IV.-The excessive Mortality of British Residents in India, as affecting the choice of the Civil Service of the East India Company as a Career for Young Men. By W. Neilson Hancock, LL.D.
[Read 16th April, 1855.]
GENTLEMEN, The adoption of the principle of examination in the selection of candidates for the civil service of India, has opened a new career to a very large class of young men of education and ability. But only a small number of those who may be led to take advantage of this opening have sufficient information as to the actual position of the British population in India, to enable them to decide on the expediency of their entering on this career. In this paper I propose to direct your attention to some facts, commonly overlooked, but which ought, nevertheless, to be fully considered by those who have to decide either for themselves or for others, as to the wisdom of choosing an Indian career. A young man commencing life would naturally desire an employment in which he had a reasonable prospect of attaining the usual period of human life, that he might first qualify himself for performing some duties serviceable to mankind; then spend his manhood in discharging them; and in old age retire to a dignified position of influence, which a well-spent life is calculated to produce. Now what prospect of prolonged life has the successful competitor of the Indian examination To solve this question, I have no elaborate statistics to produce; but the calculations for commercial speculations, though only rough approximations, are free from any risk of gross error or wilful exaggeration:— The Colonial Life Assurance Company have published tables of rates for life insurance for persons residing in different parts of the world.” In these tables the risks are divided into five classes, arranged according to the rate of mortality, and consequent amount of premium charged. To show the care with which these tables have been formed, I will explain the classification in detail:— The lowest class of risks includes Europe, Canada, the free states of the United States, the Cape of Good Hope, and Australia. The next higher class of risks includes the middle states of the United States, the Bermuda Islands, and South America to the south of Rio Janeiro. The next higher class of risks includes India, Ceylon, the Mauritius, and China. The fourth class includes the West Indies and British Guiana. The fifth class includes other parts of the world, such as the southern states of the United States, or the west coast of Africa, for which no tables are given, and for which there must be a special Contract.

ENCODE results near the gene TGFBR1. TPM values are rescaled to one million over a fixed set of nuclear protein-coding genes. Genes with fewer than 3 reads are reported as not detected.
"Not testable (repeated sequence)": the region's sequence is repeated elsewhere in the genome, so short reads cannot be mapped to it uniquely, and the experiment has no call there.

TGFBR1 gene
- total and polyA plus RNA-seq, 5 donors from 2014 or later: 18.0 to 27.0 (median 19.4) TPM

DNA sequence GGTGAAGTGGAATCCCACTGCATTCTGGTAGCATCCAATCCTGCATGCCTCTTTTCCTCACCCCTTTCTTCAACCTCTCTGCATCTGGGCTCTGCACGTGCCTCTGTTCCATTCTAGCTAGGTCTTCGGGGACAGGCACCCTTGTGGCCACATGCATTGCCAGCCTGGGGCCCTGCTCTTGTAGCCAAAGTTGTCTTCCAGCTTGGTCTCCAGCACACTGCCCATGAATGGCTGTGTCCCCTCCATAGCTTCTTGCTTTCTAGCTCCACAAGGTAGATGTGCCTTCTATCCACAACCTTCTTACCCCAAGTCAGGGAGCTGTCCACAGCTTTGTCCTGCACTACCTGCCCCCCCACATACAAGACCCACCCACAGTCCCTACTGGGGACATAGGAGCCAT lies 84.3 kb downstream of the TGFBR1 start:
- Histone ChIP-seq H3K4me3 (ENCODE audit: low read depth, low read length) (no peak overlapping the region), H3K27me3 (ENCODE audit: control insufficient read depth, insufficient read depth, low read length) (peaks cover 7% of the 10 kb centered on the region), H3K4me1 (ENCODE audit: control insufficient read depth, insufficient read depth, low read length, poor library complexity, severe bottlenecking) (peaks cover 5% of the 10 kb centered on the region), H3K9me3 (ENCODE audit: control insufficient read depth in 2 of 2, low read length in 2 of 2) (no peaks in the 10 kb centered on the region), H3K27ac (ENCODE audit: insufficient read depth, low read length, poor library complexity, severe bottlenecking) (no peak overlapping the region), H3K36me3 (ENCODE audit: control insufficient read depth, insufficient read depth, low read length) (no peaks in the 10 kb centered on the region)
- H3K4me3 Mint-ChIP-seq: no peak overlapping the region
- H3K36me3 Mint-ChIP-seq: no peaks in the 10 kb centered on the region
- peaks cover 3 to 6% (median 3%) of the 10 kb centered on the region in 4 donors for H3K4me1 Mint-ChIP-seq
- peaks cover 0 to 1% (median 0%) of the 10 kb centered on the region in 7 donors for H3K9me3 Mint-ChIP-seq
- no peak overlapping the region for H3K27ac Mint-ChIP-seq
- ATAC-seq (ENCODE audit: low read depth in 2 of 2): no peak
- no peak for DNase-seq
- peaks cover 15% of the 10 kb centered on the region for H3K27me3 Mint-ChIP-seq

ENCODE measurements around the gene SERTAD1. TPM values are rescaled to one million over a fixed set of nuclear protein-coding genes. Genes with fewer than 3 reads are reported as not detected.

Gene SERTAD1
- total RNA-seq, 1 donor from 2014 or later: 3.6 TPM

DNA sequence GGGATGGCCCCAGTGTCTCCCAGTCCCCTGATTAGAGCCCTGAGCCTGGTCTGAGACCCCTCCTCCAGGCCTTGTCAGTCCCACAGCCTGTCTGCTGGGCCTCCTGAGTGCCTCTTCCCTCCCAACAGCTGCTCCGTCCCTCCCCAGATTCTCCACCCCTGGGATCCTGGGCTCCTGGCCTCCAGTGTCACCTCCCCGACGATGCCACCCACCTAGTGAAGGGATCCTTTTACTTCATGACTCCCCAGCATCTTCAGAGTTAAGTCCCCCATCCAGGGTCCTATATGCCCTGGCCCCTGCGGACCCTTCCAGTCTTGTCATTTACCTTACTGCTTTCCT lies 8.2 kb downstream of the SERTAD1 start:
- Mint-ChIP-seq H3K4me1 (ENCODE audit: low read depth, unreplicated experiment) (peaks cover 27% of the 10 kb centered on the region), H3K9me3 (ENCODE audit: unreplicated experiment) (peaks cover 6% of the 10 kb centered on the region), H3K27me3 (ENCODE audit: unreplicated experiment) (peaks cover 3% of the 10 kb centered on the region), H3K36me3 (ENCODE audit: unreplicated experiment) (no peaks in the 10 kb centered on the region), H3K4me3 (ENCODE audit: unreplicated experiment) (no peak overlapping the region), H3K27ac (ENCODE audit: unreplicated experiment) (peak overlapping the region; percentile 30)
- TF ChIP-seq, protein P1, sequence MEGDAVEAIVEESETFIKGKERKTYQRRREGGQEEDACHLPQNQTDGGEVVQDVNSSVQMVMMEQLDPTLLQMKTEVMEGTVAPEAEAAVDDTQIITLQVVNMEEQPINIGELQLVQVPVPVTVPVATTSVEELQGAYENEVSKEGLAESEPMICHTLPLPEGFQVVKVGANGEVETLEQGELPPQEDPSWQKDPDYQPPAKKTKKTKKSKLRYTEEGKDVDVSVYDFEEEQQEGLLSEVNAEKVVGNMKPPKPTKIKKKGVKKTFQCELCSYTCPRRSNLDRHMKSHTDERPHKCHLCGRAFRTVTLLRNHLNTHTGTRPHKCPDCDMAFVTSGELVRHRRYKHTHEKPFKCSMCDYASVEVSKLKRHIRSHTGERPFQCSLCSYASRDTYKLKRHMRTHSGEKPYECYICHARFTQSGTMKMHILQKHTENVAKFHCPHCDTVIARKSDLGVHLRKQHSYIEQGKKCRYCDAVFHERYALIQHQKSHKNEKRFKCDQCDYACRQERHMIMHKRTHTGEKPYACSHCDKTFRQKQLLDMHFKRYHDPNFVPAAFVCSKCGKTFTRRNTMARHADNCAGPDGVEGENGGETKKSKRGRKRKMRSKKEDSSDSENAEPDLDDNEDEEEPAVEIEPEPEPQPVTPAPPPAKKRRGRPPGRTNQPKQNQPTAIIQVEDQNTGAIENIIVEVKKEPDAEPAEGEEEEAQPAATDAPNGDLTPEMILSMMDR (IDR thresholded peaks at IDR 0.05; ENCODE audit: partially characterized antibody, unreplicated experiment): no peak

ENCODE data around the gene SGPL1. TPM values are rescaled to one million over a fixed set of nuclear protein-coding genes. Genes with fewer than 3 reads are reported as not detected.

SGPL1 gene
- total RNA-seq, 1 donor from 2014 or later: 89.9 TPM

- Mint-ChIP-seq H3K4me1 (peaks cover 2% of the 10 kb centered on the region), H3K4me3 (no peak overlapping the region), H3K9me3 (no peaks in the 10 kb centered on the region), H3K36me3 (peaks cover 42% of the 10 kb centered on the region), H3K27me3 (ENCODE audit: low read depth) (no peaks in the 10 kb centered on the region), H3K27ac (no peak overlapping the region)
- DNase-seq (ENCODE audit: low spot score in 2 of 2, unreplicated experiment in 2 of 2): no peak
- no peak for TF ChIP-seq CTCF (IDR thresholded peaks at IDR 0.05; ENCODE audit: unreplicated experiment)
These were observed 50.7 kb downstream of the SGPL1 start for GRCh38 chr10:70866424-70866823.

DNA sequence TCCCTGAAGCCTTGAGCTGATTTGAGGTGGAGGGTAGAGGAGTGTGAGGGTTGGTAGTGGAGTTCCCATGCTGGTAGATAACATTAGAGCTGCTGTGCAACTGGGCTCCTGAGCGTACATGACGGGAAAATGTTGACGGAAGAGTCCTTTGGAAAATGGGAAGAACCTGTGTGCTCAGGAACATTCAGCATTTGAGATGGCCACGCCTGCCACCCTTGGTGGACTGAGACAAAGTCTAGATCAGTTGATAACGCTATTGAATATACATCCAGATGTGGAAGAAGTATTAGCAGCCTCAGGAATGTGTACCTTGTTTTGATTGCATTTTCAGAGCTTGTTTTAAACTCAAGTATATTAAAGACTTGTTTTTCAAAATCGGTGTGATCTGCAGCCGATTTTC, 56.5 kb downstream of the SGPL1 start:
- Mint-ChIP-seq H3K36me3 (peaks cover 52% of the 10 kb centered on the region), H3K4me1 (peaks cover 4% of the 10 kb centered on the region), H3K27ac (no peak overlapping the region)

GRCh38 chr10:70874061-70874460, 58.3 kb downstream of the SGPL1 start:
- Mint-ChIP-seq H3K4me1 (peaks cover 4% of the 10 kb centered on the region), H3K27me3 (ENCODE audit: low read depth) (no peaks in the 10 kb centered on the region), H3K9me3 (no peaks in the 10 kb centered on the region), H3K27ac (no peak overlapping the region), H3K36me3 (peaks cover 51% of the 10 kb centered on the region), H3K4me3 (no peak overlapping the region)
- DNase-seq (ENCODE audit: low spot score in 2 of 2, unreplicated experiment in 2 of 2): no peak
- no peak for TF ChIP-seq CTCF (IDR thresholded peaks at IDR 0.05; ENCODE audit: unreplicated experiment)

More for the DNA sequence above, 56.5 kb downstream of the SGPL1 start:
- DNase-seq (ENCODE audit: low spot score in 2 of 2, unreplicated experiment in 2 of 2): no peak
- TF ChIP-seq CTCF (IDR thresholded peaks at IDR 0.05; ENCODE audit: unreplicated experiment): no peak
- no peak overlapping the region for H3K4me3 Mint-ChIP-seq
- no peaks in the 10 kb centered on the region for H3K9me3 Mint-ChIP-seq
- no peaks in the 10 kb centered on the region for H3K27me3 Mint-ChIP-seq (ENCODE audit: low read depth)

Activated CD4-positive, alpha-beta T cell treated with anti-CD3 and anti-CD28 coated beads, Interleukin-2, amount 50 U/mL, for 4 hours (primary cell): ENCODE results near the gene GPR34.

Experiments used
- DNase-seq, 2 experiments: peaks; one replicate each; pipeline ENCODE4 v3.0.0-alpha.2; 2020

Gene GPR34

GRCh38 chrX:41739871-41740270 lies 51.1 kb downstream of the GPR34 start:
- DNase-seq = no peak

* The Colonial Life Assurance Company Almanack, 1851.